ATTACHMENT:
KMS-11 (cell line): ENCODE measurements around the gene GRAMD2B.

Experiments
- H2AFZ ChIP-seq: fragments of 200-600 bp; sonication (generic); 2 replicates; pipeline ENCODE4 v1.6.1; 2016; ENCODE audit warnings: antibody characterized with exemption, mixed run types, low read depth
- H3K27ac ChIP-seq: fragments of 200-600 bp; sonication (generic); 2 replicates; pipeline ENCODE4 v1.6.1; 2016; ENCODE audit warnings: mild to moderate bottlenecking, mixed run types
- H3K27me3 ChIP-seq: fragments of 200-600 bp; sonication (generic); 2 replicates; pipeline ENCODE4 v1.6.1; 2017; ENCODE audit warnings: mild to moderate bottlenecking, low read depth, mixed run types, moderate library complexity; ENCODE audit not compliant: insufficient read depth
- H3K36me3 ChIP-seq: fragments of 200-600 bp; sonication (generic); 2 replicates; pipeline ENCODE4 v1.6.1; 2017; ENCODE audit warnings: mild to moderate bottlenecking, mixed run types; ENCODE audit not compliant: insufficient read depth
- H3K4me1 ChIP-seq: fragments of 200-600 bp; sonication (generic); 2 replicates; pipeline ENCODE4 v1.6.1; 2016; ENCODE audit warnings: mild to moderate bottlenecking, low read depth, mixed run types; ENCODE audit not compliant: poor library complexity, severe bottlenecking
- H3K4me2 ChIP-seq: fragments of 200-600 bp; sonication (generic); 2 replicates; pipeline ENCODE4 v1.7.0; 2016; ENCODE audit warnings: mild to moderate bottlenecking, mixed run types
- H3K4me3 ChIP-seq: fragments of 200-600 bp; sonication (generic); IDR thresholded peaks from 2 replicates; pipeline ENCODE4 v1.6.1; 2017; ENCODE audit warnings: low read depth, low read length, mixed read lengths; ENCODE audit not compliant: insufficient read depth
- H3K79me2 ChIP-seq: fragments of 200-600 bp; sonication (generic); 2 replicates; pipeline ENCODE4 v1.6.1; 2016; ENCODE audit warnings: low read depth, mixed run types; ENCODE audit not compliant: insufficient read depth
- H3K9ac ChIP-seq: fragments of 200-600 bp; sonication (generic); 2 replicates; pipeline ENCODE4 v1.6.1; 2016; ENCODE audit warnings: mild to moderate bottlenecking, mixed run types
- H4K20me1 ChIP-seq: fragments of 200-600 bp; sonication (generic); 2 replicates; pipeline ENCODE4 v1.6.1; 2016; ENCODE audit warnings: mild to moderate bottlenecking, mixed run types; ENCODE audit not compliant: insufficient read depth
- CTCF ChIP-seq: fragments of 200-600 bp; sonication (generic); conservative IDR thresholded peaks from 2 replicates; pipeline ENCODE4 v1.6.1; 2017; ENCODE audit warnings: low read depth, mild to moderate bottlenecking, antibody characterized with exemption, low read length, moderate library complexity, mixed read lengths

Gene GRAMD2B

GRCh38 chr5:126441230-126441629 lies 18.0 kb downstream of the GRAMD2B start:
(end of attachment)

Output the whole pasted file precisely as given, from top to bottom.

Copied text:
KMS-11 (cell line): ENCODE measurements around the gene GRAMD2B.

Experiments
- H2AFZ ChIP-seq: fragments of 200-600 bp; sonication (generic); 2 replicates; pipeline ENCODE4 v1.6.1; 2016; ENCODE audit warnings: antibody characterized with exemption, mixed run types, low read depth
- H3K27ac ChIP-seq: fragments of 200-600 bp; sonication (generic); 2 replicates; pipeline ENCODE4 v1.6.1; 2016; ENCODE audit warnings: mild to moderate bottlenecking, mixed run types
- H3K27me3 ChIP-seq: fragments of 200-600 bp; sonication (generic); 2 replicates; pipeline ENCODE4 v1.6.1; 2017; ENCODE audit warnings: mild to moderate bottlenecking, low read depth, mixed run types, moderate library complexity; ENCODE audit not compliant: insufficient read depth
- H3K36me3 ChIP-seq: fragments of 200-600 bp; sonication (generic); 2 replicates; pipeline ENCODE4 v1.6.1; 2017; ENCODE audit warnings: mild to moderate bottlenecking, mixed run types; ENCODE audit not compliant: insufficient read depth
- H3K4me1 ChIP-seq: fragments of 200-600 bp; sonication (generic); 2 replicates; pipeline ENCODE4 v1.6.1; 2016; ENCODE audit warnings: mild to moderate bottlenecking, low read depth, mixed run types; ENCODE audit not compliant: poor library complexity, severe bottlenecking
- H3K4me2 ChIP-seq: fragments of 200-600 bp; sonication (generic); 2 replicates; pipeline ENCODE4 v1.7.0; 2016; ENCODE audit warnings: mild to moderate bottlenecking, mixed run types
- H3K4me3 ChIP-seq: fragments of 200-600 bp; sonication (generic); IDR thresholded peaks from 2 replicates; pipeline ENCODE4 v1.6.1; 2017; ENCODE audit warnings: low read depth, low read length, mixed read lengths; ENCODE audit not compliant: insufficient read depth
- H3K79me2 ChIP-seq: fragments of 200-600 bp; sonication (generic); 2 replicates; pipeline ENCODE4 v1.6.1; 2016; ENCODE audit warnings: low read depth, mixed run types; ENCODE audit not compliant: insufficient read depth
- H3K9ac ChIP-seq: fragments of 200-600 bp; sonication (generic); 2 replicates; pipeline ENCODE4 v1.6.1; 2016; ENCODE audit warnings: mild to moderate bottlenecking, mixed run types
- H4K20me1 ChIP-seq: fragments of 200-600 bp; sonication (generic); 2 replicates; pipeline ENCODE4 v1.6.1; 2016; ENCODE audit warnings: mild to moderate bottlenecking, mixed run types; ENCODE audit not compliant: insufficient read depth
- CTCF ChIP-seq: fragments of 200-600 bp; sonication (generic); conservative IDR thresholded peaks from 2 replicates; pipeline ENCODE4 v1.6.1; 2017; ENCODE audit warnings: low read depth, mild to moderate bottlenecking, antibody characterized with exemption, low read length, moderate library complexity, mixed read lengths

Gene GRAMD2B

GRCh38 chr5:126441230-126441629 lies 18.0 kb downstream of the GRAMD2B start: